When I travel, I like to visit as many sightseeing spots that I can that interest me. I like to get up early and to pack as many things as possible into the day as possible. My fiancé doesn’t like to get up early though, so our compromise was to leave for Yokohama 横浜 around noon.
We got to Yokohama just around lunch time, so the first thing on our agenda was lunch. We hadn’t planned ahead, so our idea was just to wander around until we found something good. I don’t recommend this method of finding a restaurant unless you want to spend a lot of time walking and trying to find something that looks good, or unless you’re near a station or department store with a lot of options in a small area. We ended up leaving the Queen’s Square where the train dropped us off and wandering up and down the streets nearby. A lot of the restaurants were closed and there weren’t many options, but we finally decided on ramen.
We ate at a place called Ichiran 一蘭, which is a tonkotsu ramen chain. Tonkotsu is a creamy kind of broth with a strong taste that comes from boiling pork bones. When you walk into Ichiran, you buy tickets from a vending machine for your main ramen dish and for any extras you want, such as seaweed or boiled eggs. There is a display near the vending machine that shows which seats at the counter are vacant and which are occupied, so you pick the number of the vacant counter seat and sit down.
On either side of the counter there is a wall so that even if someone sits next to you, you can’t see each other. The edge of the counter opposite you also has a bamboo screen which blocks you from the staff, who are in the center of the counter. After you sit down, there is a paper with a checklist that you can select how you want your ramen, from the thickness of the noodles to the concentration of the broth. Once you’ve made your selections, you push a button to call the staff. They open the bamboo screen, but you cannot see their face and they cannot see yours. You give the staff your paper and your tickets, and they prepare your ramen. When the ramen has been served they bow to you and close the bamboo screen again. Then you can enjoy your ramen in near-solitude. Although you can hear the other people eating and the ramen preparation, it’s like a private (claustrophobic) room.
The idea behind Ichiran is that the counter is sectioned off and you have limited contact with people, so that it is pretty much anonymous. This is so that people, especially women, can go alone to a ramen shop and not feel intimidated. In my hometown in Yamanashi prefecture, I never felt intimidated at my local ramen shop because the owners always took care of the foreign students and the customers were never inappropriate. Apparently, though, in larger cities like Tokyo, men can intimidate women and make them feel uncomfortable to eat alone. The space is really small because of the partitions, so it can be kind of claustrophobic, but if you want to grab some ramen by yourself without having to make awkward eye contact across the counter at other people, it’s a great place!
Yokohama’s main shopping and tourist center is Minato Mirai 21 みなとみらい21, which means Future Port 21. Yokohama was turned into a main port city when Japan opened up to the world. Tokyo Bay is the main port and there are boats that carry passengers around the bay. On the bayside, there is a boat museum, the Nippon Maru 日本丸, and Cosmo World, an amusement park with a giant Cosmo Clock ferris wheel that lights up at night. Yokohama is in Kanagawa prefecture, and it is only about an hour away from Tokyo.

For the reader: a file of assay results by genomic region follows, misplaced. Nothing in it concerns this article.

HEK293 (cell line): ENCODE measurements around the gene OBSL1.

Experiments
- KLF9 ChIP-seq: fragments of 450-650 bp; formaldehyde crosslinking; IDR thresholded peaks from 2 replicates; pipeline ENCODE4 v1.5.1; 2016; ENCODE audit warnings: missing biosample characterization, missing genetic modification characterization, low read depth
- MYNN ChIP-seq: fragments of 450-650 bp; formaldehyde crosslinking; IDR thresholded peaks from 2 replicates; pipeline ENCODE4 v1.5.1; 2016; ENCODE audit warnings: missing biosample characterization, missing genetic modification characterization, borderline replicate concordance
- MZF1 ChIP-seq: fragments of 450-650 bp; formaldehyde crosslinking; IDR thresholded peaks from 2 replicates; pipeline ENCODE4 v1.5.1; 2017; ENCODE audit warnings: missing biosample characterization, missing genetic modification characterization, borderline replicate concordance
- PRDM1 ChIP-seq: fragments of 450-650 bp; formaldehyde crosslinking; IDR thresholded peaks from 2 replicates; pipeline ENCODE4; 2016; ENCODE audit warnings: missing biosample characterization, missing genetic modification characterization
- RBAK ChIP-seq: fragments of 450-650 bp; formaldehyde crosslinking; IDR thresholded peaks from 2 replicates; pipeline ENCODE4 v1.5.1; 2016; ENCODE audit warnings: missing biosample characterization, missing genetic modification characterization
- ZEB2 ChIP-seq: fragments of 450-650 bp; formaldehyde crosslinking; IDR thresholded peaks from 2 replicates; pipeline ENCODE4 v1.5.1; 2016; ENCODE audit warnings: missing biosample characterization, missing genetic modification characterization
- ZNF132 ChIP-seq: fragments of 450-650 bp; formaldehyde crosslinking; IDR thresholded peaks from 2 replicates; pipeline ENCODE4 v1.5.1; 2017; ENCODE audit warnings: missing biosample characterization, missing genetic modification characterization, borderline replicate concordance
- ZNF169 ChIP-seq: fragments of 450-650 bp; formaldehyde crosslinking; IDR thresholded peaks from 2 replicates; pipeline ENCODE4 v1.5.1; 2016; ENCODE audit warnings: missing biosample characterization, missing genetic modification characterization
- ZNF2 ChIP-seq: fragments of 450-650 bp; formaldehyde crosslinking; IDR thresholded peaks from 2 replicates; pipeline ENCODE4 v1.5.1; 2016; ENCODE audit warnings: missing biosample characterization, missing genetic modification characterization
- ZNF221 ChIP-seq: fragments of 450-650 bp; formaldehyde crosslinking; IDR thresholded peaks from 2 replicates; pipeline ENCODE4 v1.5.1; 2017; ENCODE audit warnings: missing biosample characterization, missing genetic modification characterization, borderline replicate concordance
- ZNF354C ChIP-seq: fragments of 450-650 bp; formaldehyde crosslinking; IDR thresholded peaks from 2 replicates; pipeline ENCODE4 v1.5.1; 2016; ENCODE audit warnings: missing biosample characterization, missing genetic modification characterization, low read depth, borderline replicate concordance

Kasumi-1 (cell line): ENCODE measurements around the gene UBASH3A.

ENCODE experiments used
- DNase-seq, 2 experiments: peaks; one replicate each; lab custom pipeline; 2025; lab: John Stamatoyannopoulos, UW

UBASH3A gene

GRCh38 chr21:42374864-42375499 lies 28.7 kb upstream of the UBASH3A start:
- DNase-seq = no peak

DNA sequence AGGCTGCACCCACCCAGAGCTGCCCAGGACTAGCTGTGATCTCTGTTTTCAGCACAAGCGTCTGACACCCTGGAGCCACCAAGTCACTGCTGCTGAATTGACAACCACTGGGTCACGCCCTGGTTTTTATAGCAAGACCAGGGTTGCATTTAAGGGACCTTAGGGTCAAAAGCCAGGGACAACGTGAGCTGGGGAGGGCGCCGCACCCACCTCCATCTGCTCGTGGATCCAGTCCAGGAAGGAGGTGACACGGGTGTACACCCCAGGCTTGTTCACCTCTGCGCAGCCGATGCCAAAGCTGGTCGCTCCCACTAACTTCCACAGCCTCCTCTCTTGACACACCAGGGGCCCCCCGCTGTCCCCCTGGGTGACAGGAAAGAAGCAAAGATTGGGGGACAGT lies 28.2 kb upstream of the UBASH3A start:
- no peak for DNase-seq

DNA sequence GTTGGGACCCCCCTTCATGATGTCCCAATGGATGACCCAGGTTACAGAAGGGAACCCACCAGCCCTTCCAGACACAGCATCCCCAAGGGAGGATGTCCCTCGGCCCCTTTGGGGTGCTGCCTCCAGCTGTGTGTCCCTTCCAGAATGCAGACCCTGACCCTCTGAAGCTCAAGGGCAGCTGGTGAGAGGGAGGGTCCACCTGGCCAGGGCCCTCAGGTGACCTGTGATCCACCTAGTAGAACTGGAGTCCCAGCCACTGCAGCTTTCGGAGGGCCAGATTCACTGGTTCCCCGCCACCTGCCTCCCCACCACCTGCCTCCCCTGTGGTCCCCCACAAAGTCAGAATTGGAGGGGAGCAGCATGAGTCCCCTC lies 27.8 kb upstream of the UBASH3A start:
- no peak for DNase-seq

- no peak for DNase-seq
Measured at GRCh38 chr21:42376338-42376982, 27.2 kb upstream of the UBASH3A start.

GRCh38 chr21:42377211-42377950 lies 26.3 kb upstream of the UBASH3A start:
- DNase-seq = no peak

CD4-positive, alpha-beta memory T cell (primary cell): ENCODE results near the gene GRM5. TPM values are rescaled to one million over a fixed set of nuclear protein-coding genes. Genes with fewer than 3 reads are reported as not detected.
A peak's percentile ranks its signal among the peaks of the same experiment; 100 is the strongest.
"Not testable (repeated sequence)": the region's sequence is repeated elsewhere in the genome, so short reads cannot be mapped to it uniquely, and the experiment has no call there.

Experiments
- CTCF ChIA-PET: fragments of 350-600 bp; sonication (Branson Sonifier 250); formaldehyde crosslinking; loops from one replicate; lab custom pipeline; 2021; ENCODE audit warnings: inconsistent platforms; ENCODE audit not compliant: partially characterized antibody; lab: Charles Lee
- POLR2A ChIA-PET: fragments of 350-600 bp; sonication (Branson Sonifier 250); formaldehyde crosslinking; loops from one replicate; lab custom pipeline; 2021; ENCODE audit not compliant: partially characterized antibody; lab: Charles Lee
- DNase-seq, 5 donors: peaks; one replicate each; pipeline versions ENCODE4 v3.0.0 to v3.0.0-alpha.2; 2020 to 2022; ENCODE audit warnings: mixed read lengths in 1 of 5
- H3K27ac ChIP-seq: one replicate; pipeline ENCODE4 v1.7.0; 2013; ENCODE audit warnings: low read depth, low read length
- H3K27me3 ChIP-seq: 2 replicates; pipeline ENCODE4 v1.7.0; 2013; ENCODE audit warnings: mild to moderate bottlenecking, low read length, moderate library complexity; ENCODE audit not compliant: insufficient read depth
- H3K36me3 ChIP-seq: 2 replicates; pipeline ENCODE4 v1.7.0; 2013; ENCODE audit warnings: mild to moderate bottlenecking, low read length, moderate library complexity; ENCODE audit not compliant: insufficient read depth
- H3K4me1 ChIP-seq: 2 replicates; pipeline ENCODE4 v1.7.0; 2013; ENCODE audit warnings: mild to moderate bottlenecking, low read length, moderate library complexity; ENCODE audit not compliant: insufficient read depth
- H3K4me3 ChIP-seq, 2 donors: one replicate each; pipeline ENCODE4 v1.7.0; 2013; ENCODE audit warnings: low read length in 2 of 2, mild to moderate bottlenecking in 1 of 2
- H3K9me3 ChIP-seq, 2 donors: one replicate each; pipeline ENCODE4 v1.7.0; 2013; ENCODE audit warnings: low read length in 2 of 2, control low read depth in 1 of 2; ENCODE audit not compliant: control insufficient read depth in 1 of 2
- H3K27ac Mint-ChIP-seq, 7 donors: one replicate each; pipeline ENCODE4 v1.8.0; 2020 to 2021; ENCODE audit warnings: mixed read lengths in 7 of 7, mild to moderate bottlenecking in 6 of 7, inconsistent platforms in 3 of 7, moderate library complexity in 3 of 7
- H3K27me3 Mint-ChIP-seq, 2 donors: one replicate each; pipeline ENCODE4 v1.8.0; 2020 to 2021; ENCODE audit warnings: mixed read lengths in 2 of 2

After we finished eating we went back to the Queen’s Square area for shopping. We spent a lot of time looking in the Queen’s Square Yokohama クイーンズスクエア横浜 and the Yokohama Landmark Tower 横浜ランドマークタワー, and there are so many shops I didn’t have the stamina to see them all. Since it was near Christmastime, there were Disney-themed Christmas trees in various locations around Tokyo and nearby areas. Cinderella was the theme in the Landmark Tower.
In Minato Mirai 21 there are a lot of high end shops, character shops, and goods shops that you can find many other places in Tokyo (Ikebukuro, Shinjuku, etc.). Don’t get me wrong, I think the shopping is fantastic and I enjoyed it immensely, but I wouldn’t make that the main focus of your trip to Yokohama. Personally, I think that the main draw of Yokohama is the international shopping. There are international goods and international restaurants with food from around the world. Why would you go to Japan and buy goods and food from other countries? you may ask. Because Japan does international in a very distinct way. The goods offered are of high quality and the food, although not always 100% authentic, is always delicious. Japan puts its own spin on everything from pasta to tacos, and it’s always amazing. Try mentaiko 明太子 (walleye pollack roe) on pasta, or whitewashed tacos with fresh shredded lettuce and a Corona. Minato Mirai 21 does the international port theme well.
One other main attraction in Yokohama that I particularly enjoy is the Chinatown 中華街. This is Chinatown done Japanese-style. Chinese food is very common in Japan, but in Yokohama all types are consolidated into one area. I particularly recommend the dim sum. There are also many shops with Chinese goods, foodstuffs, and souvenirs. This is the largest Chinatown in Asia!
In Yokohama, there are so many places to go and so many things to see that doing the tourist thing really wears you out! If you’re not up for a lot of walking, or if you want to take it easy, I suggest picking just a few places to visit and just a few stores to shop in. You can look up the stores in each place online and find the ones that meet your needs for clothes, home goods, kids shopping, and restaurants.
Have you been to Yokohama’s Minato Mirai 21 or Chinatown? What are your favorite places to visit there?